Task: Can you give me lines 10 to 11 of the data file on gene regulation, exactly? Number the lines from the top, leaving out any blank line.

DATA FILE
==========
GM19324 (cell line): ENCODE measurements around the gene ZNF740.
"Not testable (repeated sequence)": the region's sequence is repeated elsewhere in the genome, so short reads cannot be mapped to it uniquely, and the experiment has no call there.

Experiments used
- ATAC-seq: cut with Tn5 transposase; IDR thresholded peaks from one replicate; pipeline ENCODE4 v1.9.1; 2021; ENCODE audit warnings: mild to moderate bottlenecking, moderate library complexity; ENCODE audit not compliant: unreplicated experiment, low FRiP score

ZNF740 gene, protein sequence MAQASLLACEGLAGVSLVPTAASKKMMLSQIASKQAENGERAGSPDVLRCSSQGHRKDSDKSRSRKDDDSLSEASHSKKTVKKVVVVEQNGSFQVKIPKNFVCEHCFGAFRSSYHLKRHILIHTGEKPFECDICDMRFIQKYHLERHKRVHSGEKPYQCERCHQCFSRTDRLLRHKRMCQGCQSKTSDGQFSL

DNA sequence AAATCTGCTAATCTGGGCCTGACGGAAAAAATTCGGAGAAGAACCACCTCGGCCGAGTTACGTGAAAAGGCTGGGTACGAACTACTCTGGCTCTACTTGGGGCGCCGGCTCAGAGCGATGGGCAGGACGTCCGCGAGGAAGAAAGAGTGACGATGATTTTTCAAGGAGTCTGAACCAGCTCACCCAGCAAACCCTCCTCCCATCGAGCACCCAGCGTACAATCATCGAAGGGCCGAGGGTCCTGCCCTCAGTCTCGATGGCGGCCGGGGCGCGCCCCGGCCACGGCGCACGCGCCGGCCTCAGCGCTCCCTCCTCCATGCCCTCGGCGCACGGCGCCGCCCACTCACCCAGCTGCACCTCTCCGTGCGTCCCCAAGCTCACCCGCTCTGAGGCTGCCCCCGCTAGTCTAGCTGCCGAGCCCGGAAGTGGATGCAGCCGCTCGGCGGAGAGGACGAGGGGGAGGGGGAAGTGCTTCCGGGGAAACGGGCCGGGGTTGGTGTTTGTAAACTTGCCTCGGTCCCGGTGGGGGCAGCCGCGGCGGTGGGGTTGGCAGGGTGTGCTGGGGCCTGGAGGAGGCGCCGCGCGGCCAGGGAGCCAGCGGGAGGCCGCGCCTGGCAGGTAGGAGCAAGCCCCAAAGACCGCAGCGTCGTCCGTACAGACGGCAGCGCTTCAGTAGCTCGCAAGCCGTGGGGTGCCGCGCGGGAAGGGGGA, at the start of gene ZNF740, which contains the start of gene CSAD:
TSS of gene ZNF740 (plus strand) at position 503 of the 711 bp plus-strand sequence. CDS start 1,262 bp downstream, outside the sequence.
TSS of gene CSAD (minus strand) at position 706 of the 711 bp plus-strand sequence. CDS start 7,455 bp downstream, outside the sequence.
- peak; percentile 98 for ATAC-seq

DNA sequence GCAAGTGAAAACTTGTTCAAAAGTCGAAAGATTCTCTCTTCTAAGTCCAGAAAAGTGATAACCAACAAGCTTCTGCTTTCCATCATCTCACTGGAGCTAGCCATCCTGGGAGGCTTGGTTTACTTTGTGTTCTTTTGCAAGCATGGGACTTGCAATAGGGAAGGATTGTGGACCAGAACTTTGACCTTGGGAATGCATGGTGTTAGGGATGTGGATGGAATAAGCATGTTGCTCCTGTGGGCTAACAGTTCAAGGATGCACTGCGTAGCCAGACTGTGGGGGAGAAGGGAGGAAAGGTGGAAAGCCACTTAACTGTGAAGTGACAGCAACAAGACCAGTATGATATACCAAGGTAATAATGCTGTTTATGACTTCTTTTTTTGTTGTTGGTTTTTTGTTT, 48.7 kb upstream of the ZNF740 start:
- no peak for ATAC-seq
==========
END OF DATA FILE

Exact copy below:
DNA sequence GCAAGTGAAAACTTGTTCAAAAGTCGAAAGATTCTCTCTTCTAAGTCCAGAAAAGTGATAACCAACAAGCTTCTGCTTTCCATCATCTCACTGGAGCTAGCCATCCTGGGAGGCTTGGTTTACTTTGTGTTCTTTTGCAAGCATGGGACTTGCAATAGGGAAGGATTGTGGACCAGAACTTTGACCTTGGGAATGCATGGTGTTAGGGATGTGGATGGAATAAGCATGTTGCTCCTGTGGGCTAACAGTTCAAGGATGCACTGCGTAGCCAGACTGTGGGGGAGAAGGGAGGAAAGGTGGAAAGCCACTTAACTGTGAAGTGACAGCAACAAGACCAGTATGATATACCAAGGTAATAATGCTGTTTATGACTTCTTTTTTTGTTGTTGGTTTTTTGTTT, 48.7 kb upstream of the ZNF740 start:
- no peak for ATAC-seq